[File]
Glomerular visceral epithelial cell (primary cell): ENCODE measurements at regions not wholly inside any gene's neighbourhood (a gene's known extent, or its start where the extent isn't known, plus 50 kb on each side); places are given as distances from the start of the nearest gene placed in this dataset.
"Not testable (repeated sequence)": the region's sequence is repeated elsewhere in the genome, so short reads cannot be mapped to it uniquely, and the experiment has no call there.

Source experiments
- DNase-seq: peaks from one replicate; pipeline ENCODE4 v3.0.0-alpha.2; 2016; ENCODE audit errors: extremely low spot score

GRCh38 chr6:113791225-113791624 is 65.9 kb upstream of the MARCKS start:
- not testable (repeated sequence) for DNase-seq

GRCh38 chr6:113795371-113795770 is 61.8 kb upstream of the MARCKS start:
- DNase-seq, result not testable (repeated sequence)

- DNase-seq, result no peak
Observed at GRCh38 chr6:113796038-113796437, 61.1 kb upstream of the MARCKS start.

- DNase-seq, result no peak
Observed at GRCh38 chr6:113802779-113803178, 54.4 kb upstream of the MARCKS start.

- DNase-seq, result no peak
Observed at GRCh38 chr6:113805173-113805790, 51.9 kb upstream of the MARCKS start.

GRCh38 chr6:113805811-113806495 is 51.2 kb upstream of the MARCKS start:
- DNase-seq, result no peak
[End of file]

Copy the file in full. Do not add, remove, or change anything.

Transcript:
Glomerular visceral epithelial cell (primary cell): ENCODE measurements at regions not wholly inside any gene's neighbourhood (a gene's known extent, or its start where the extent isn't known, plus 50 kb on each side); places are given as distances from the start of the nearest gene placed in this dataset.
"Not testable (repeated sequence)": the region's sequence is repeated elsewhere in the genome, so short reads cannot be mapped to it uniquely, and the experiment has no call there.

Source experiments
- DNase-seq: peaks from one replicate; pipeline ENCODE4 v3.0.0-alpha.2; 2016; ENCODE audit errors: extremely low spot score

GRCh38 chr6:113791225-113791624 is 65.9 kb upstream of the MARCKS start:
- not testable (repeated sequence) for DNase-seq

GRCh38 chr6:113795371-113795770 is 61.8 kb upstream of the MARCKS start:
- DNase-seq, result not testable (repeated sequence)

- DNase-seq, result no peak
Observed at GRCh38 chr6:113796038-113796437, 61.1 kb upstream of the MARCKS start.

- DNase-seq, result no peak
Observed at GRCh38 chr6:113802779-113803178, 54.4 kb upstream of the MARCKS start.

- DNase-seq, result no peak
Observed at GRCh38 chr6:113805173-113805790, 51.9 kb upstream of the MARCKS start.

GRCh38 chr6:113805811-113806495 is 51.2 kb upstream of the MARCKS start:
- DNase-seq, result no peak